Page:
MALIBU — It’s rare to see Daria Kobayashi-Ritch leave her house without her camera and the 17-year-old is known among her friends because of it.
“If I don’t have my camera, I have my phone,” she said. “My friends know it too. If we’re going somewhere they never bring cameras because it’s like, Daria’s going to have it.”
But don’t expect to find the typical photos of smiling teenagers at the beach or the movies on her computer. Kobayashi-Ritch, a junior at New Roads High School, conducts full photo shoots with her friends, artfully documenting their lives in a way most people her age wouldn’t.
“We would set up different times where they would come over and dress up and just walk around the neighborhood and take pictures. A lot of my friends liked taking pictures with me because they liked my work,” she said.
Even when she’s out with friends, they aren’t her only subject.
“Her shots are great because she documents everything, not just friends. She actually documents the event,” said her mom Jane Kobayashi.
The dedicated student and Malibu native also works for her school yearbook, taking photos of every student in lieu of the standard class photos.
In May she held an exhibit of her photographs Downtown, adorning the walls with the faces of people who have long been a part of her life.
“That’s my mom,” Kobayashi-Ritch said as she explained her photos, which also included shots of her friends and hairdresser.
The exhibit, held on May 23 in an empty office building, was the result of an independent study program through New Roads, located on the east end of town. Kobayashi-Ritch presented a proposal to the principal, asking to work on a photography project as a supplement to her regular high school courses.
“Most people do a 40 page thesis paper. I asked to study photography,” she said.
As a part of the program, she selected two professional photographers, Steve Nilsson and Jennifer Cheung, and drove every Saturday to their studio at the Brewery Arts Complex in downtown Los Angeles, learning to take and develop her own photos.
“The most interesting thing for me about Daria is that she had really clear ideas about what she wanted to study,” Nilsson said. “She chose very interesting photographers to try to emulate their work, which I thought was unusual for someone her age.”
The concept for Kobayashi-Ritch’s independent study was the emulation of three photographers, working with different mediums and techniques to put together a collection of photographs.
She studied the work of late 19th century photographer Julia Cameron Nash, using a toy camera with a plastic lens to achieve the effect of cameras from that time; contemporary Italian fashion photographer Paolo Roversi, shooting her models with a Polaroid camera and using only flashlights as lighting; and American portrait photographer Irving Penn, taking both close-up and full-length shots of seated models.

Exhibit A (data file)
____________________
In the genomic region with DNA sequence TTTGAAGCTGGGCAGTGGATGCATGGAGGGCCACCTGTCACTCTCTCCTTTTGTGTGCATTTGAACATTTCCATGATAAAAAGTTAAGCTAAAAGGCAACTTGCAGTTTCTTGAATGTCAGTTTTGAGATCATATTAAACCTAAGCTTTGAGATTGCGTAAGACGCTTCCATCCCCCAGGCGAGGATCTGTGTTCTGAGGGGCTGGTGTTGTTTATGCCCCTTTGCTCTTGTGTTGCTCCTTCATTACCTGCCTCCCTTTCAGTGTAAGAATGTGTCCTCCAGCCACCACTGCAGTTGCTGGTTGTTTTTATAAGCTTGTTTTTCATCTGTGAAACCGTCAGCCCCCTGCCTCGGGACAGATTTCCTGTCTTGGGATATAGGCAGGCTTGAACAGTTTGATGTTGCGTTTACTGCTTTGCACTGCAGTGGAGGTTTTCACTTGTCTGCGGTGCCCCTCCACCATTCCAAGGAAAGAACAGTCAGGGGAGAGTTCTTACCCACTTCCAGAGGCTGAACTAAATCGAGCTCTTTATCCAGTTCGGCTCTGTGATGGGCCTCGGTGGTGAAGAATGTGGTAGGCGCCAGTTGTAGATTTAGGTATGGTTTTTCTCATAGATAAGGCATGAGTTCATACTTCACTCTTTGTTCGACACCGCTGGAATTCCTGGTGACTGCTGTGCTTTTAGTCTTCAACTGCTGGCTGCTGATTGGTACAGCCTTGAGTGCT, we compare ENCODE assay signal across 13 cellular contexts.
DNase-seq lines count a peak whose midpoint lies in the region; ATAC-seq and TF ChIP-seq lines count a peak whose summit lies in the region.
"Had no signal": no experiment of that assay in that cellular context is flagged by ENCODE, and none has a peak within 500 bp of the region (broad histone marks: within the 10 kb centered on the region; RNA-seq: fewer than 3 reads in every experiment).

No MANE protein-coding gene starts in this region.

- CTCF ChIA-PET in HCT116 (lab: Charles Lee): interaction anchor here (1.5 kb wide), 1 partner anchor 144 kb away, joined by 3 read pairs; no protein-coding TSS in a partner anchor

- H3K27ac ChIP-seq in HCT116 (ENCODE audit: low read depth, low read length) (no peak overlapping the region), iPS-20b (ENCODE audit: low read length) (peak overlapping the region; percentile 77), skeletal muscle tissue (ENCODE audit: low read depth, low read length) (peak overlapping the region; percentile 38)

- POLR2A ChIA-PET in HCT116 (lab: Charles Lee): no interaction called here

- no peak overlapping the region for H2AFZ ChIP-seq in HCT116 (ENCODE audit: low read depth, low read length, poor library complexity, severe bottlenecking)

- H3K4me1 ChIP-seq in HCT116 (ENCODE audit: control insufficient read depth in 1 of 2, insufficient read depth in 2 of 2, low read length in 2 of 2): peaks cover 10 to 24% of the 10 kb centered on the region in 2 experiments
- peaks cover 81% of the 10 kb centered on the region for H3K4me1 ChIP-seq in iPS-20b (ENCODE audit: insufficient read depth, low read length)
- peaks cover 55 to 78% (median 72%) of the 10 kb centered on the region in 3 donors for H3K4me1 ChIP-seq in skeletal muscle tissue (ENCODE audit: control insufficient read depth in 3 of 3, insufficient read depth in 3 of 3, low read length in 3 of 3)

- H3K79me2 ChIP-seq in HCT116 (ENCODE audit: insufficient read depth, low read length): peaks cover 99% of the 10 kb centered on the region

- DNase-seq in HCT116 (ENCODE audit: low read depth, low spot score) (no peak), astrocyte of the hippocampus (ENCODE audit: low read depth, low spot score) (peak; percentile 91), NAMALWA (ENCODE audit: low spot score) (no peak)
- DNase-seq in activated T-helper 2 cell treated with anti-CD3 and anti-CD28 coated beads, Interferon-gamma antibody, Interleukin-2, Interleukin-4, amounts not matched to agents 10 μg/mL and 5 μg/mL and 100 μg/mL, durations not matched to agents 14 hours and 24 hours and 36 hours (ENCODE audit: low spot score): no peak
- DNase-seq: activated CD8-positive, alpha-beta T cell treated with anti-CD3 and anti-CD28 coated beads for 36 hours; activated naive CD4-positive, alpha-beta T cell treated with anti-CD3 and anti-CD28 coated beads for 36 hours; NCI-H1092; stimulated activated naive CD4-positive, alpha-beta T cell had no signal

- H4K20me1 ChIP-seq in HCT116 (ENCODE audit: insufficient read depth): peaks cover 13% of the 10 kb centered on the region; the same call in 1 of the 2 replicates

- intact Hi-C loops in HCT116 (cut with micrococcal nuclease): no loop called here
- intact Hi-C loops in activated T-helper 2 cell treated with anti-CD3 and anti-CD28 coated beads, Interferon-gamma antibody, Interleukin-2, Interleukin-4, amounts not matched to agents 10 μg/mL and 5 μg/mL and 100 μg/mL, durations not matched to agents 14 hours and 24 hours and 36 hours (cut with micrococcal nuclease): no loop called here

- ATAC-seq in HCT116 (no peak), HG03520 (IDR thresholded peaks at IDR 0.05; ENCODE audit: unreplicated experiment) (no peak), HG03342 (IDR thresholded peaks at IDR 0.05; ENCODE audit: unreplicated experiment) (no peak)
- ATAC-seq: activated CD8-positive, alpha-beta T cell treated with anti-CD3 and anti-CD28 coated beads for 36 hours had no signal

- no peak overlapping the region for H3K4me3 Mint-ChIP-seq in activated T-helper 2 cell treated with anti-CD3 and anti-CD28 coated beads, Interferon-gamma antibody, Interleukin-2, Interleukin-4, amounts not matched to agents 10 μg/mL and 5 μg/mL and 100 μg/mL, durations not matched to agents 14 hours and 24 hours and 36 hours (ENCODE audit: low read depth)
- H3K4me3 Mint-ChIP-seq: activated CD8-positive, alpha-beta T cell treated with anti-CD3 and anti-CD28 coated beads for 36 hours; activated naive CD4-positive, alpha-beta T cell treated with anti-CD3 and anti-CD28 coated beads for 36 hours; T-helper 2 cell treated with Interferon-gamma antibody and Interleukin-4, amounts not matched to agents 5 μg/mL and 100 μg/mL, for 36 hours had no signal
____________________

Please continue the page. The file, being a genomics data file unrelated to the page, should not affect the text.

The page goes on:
The three varied techniques allowed Kabayashi-Ritch to experiment and discover her own personal style.
“It was more of a way to figure out what I like to do, so I did all different cameras, all different lighting,” she said, citing the shoot using only flashlights as her favorite because it produced the most interesting results. “I like experimenting more and doing things so you look at the photo and you’re not like, oh, I know exactly what she did. It’s more like art.”
At the end of her semester, Kobayashi-Ritch had narrowed her hundreds of photos down to a collection of 40 that she decided to show in an exhibit.
“I originally wasn’t planning on doing a show, but I had so many photos and I was really happy with the outcome of it and tons of people were asking to see them,” she said. “The only thing I was going to do was just turn them in for a grade and I felt like that was kind of a waste.”
The week before the exhibit Kobayashi-Ritch handed out flyers at school and invited her friends, family and models to view her work.
“I was a little bit nervous about people not coming, but a lot of people came and I was just really happy with all the support,” she said of the more than 100 guests who came to see her project.
Though she’s only 17, many people were impressed with her level of skill.
“I think people were surprised at how professional the photos were,” Jane Kobayashi said. “People came in and they couldn’t believe she was in high school.”
Kobayashi-Ritch won’t be in high school much longer and the experience of creating her own exhibit has given her the confidence to consider studying art after she graduates. She plans on taking a trip to the East Coast this summer to visit schools.
She credits the independent study project at New Roads as vital in helping her grow both technically and artistically as a photographer.
“This year I learned a lot and the difference in photos was just amazing,” she said.